Netflix The Crown
Queen Elizabeth's lifelong friend is unhappy with The Crown.
Speaking to BBC Radio 4's Woman's Hour on Thursday, Lady Anne Glenconner, who was a maid of honor at the late Queen's June 1953 coronation, described the hit Netflix drama as "complete fantasy."
"[It's] so unfair on members of the Royal Family," added Lady Glenconner, who served as Princess Margaret's lady-in-waiting for more than three decades.
"The trouble is that people, especially in America, believe it completely," she added. "It's so irritating. I don't watch The Crown now because it just makes me so angry."
Glenconner, 90, was particularly scathing about a scene involving the 1937 death of Prince Philip's sister, Princess Cecile of Greece, in a plane crash.
The tragic event featured in season 2 of The Crown and portrayed the late Duke of Edinburgh as urging his sister to board the doomed flight — something Glenconner called "completely untrue."
Ken McKay/ITV/Shutterstock Lady Anne Glenconner
"And I think to say something like that about people is terribly hurting," she added. "Nobody wants to have their relations trashed like that."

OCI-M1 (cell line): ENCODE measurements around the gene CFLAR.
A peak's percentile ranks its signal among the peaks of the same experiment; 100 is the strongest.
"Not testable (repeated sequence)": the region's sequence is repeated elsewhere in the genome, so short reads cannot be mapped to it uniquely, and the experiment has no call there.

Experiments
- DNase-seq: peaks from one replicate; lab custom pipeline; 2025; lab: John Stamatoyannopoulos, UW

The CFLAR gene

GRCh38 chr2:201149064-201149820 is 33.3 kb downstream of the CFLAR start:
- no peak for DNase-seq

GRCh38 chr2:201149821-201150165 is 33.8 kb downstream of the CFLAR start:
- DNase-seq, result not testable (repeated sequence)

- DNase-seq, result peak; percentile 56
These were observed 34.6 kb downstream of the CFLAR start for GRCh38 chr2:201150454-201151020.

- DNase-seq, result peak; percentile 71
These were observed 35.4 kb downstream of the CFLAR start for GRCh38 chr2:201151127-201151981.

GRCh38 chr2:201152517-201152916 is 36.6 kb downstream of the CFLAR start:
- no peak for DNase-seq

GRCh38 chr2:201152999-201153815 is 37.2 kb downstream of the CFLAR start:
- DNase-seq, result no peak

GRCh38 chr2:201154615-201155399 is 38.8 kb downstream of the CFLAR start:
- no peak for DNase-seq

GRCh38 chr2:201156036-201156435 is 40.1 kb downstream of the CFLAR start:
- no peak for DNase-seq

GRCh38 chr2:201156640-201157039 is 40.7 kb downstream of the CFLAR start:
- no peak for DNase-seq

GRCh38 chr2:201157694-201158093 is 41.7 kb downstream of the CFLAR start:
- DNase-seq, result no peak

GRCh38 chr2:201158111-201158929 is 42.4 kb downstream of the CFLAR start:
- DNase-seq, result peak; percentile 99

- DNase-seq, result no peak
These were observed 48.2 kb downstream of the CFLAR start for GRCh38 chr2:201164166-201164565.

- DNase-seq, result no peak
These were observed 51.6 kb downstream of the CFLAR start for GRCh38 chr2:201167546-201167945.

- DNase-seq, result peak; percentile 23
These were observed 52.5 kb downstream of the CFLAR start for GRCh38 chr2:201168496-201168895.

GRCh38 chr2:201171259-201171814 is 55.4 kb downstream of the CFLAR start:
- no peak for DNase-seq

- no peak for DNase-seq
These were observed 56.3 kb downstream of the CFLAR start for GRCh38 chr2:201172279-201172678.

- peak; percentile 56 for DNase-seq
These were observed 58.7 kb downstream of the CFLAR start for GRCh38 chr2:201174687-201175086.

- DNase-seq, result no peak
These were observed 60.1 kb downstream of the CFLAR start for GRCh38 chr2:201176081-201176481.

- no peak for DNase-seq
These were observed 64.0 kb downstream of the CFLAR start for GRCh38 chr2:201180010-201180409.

Elsewhere, Glenconner criticized The Crown for showing Princess Margaret creating rude rhymes with U.S. President Lyndon B Johnson, and debating the qualities of various eligible men.
"I mean, of course that never happened," she told the BBC.
Glenconner also had stern words for Helena Bonham Carter, who played Princess Margaret in two seasons of The Crown and even visited Glenconner for advice on how to capture her character.
"She came for about two hours. I told her how Princess Margaret smoked, how she walked," said Glenconner.
Keith Bernstein/Netflix Elizabeth Debicki in The Crown
"I saw Helena after she'd been in The Crown and she said, 'What did you think?' And I said, 'Well, rather disappointed.' And she said, 'I know. But the thing is, I'm an actress, and I have to do what's written for me.'"
Glenconner's comments follow those of high-profile figures including Dame Judi Dench, who penned an open letter to The Times in October making the case that Netflix would be "cruelly unjust" not to preface each episode with a statement pointing out that the program is a work of historical fiction.
Keith Bernstein/Netflix Lesley Manville as Princess Margaret in The Crown
Netflix has since promoted The Crown as a "fictional dramatization" and included a disclaimer stating that the show is "Inspired by real events."
It adds that The Crown "tells the story of Queen Elizabeth II and the political and personal events that shaped her reign."
The latest season of the royal drama hit the streamer on Nov. 9 and spotlights the turbulent dissolution of Princess Diana and Prince Charles's marriage, the escalation of his relationship with the future Queen Camilla, the 1992 fire at Windsor Castle and Diana's 1995 BBC Panorama interview.